My grandmother died in August 2009. She had been very sick for a long time, and when it came time, her insides were eating her, slowly shutting down one by one. It was time. I remember how swollen she was; she had always been a slender woman, and in her later years her skin had become delicate and paper-like. The woman on the bed before me didn’t seem like my grandmother at all, a red, swollen, Gramma-shaped creature.
This is her in December 1987. I am the baby on the left, saluting.
We all arrived at the hospital to say goodbye, and to watch her die. My grandfather told us that someone had to hold her hand at all times, so that she wouldn’t feel alone. I replied that hearing is actually the last sense to go, and so talking to her would be better. Grampa snapped at me for being so cold. I felt stung and walked away sulking, but I know now why he snapped at me.
She died surrounded by her family; her husband, her two children, their spouses, several of her grandchildren. Unable to come up with words, we took turns reading the Bible aloud. When all of our voices gave out, we sat in silence, watching her chest rise and fall, less and less and less.
Two hours had passed.
Gramma’s chest rose.
Gramma’s chest fell.
Mom stood up.
Gramma’s chest didn’t rise.
“Sit down,” Katie hissed.
Mom sat down, but Gramma’s chest didn’t rise again. Gramma was gone.
Most of James’ family did not attend our wedding. They live several hours away and have small children, so it made sense. We invited them, but didn’t expect them to attend. But at the last minute, several of the Yesses on his side of the family dropped out. Even one of his groomsmen cancelled. James’ grandfather was dying, and most of them felt it was more important to say goodbye to him than to see James married. Which made sense. If we weren’t getting married that weekend, James probably would have gone to see his grandfather as well.
This is one of the few members of his paternal side that was able to attend. Almost everyone else from James’ side that attended was from his maternal side.
My grandfather’s girlfriend also wasn’t able to attend. She was still recovering from surgery. In fact, she’s still in recovery. We were able to see her the next day after the wedding though, which was wonderful, because she’s a lovely human being.
James’ grandfather died while we were on our honeymoon.
I don’t think I’ve mentioned this in a public setting ever, but James’ mother has been in and out of the hospital for the past four years. It was a trial for her to be able to attend our wedding. But James is her only son, goshdarnit, and Deb was bound and determined to attend.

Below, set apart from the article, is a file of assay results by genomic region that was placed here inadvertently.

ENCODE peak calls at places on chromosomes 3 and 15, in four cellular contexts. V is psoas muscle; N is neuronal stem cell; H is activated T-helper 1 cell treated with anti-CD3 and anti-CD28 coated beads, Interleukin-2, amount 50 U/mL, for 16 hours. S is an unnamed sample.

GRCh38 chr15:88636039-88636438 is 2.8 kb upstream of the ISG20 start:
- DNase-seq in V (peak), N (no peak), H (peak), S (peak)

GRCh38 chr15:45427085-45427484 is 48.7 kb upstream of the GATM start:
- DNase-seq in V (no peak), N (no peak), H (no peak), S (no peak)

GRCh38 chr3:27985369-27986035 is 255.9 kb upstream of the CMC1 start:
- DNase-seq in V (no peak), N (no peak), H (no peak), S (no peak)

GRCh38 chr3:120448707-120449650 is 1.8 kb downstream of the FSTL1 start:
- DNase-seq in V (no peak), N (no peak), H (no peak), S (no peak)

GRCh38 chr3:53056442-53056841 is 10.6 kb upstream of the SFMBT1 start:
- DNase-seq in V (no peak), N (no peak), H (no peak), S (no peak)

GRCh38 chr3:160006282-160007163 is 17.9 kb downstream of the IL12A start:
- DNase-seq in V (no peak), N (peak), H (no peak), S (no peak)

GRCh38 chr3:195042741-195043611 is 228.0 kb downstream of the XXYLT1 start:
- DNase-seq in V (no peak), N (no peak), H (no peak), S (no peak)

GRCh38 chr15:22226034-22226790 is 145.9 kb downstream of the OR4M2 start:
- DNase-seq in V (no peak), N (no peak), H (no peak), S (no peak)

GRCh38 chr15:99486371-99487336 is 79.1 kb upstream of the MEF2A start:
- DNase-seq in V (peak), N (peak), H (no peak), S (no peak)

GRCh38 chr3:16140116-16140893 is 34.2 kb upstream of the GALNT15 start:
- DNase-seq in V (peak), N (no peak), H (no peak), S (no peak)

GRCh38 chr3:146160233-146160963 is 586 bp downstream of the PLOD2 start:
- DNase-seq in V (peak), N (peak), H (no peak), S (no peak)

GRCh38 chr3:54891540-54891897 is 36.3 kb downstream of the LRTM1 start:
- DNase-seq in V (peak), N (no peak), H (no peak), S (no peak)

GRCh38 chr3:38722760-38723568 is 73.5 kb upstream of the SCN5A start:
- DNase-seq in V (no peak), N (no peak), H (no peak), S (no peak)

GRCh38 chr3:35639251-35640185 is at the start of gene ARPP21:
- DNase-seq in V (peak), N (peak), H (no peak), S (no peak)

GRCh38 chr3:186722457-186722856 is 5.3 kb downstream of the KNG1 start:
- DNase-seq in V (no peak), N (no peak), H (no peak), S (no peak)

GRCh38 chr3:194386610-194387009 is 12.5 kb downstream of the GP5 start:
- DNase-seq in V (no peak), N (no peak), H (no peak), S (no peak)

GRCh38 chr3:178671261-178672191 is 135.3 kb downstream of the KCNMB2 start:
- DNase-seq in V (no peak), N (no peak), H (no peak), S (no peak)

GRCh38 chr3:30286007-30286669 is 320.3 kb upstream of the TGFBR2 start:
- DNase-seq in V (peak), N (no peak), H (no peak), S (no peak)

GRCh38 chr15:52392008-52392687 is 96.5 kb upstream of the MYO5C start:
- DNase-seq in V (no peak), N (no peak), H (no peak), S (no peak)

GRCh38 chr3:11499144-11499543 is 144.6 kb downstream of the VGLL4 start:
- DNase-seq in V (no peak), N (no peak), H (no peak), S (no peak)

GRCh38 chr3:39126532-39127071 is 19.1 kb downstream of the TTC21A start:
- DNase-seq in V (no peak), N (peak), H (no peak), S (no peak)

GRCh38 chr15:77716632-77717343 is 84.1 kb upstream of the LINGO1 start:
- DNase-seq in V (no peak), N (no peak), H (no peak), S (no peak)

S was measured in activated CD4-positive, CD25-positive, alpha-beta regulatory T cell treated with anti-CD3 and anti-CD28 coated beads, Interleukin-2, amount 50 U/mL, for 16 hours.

Deb was admitted to the hospital while we were on our honeymoon.
She ordered everyone not to tell us because she didn’t want to disrupt our honeymoon. We found out as soon as we came back.
Today, her spasms returned with a vengeance. We spent five hours in the hospital with her today, doing what we could to ease her pain. She took a strong painkiller, but she was too tense to have it actually work. She panted and squirmed and shook on the bed. We helped her with her bedpan. I waved a magazine, hoping to cool her down. We helped her drink water through a straw. James helped bend her legs at the knee, hoping to ease the tension. It didn’t. Nothing helped. For five or more hours, Deb could do nothing but sweat and writhe in pain on the hospital bed.
I took a break and got some coffee from the Starbucks downstairs. I did a crossword puzzle. I watched Deb gasp into the phone that she wanted a strawberry milkshake for dinner. The nurses arrived to try to get a liquid painkiller in her, so we left and sat outside the room. We listened as the nurses struggled to get an IV in her, but she couldn’t stop shaking. I worked some more on the crossword puzzle, sipping the coffee and trying to think of something, anything.
James drank some water. The nurses were gone. I didn’t want her to be left alone, so I came back into the room.
I looked down at Deb. She gasped and shook with pain. The spasms were much less violent, but they were still there, and they were still painful.
“They should put you on some knockout gas,” I said.
Deb chuckled. “They should,” she said.
Then a strange look crossed her face.
“It’s gone,” she whispered.
Then she closed her eyes and went still.
I thought, Oh my god she’s dead. Oh my god I killed her.
But a quick look showed that her chest was rising and falling. She was fine. She was just asleep.